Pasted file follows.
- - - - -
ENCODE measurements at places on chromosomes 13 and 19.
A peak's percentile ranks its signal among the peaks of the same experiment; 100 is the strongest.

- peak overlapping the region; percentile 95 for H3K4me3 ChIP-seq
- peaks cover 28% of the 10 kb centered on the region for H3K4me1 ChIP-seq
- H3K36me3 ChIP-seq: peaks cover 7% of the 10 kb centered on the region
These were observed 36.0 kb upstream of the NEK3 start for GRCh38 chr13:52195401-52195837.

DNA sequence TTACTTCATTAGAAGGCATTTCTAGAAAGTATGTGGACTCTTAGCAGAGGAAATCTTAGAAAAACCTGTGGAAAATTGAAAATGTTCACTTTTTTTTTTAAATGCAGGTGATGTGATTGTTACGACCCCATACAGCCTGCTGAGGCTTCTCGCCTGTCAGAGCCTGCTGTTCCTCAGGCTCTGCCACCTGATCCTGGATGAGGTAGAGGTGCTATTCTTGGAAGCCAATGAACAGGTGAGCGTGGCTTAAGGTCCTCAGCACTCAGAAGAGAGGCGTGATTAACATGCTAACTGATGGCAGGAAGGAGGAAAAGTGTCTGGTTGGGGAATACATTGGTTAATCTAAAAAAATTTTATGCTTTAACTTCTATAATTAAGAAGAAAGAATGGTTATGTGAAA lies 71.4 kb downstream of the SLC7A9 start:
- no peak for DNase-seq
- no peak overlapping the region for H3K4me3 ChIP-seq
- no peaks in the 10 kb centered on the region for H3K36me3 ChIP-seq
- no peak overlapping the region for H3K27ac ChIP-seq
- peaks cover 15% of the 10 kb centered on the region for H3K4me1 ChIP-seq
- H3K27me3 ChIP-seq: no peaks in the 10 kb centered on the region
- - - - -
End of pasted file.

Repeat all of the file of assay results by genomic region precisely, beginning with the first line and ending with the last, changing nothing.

ENCODE measurements at places on chromosomes 13 and 19.
A peak's percentile ranks its signal among the peaks of the same experiment; 100 is the strongest.

- peak overlapping the region; percentile 95 for H3K4me3 ChIP-seq
- peaks cover 28% of the 10 kb centered on the region for H3K4me1 ChIP-seq
- H3K36me3 ChIP-seq: peaks cover 7% of the 10 kb centered on the region
These were observed 36.0 kb upstream of the NEK3 start for GRCh38 chr13:52195401-52195837.

DNA sequence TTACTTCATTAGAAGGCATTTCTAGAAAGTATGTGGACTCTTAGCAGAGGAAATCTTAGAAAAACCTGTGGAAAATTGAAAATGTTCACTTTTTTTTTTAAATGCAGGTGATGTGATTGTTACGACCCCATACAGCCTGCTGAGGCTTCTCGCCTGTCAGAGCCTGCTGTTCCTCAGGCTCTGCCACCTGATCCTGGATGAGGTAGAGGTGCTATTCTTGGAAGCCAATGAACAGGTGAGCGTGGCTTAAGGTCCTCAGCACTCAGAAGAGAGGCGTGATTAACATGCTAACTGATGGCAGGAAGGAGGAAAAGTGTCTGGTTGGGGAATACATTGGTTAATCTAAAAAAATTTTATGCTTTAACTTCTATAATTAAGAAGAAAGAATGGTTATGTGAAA lies 71.4 kb downstream of the SLC7A9 start:
- no peak for DNase-seq
- no peak overlapping the region for H3K4me3 ChIP-seq
- no peaks in the 10 kb centered on the region for H3K36me3 ChIP-seq
- no peak overlapping the region for H3K27ac ChIP-seq
- peaks cover 15% of the 10 kb centered on the region for H3K4me1 ChIP-seq
- H3K27me3 ChIP-seq: no peaks in the 10 kb centered on the region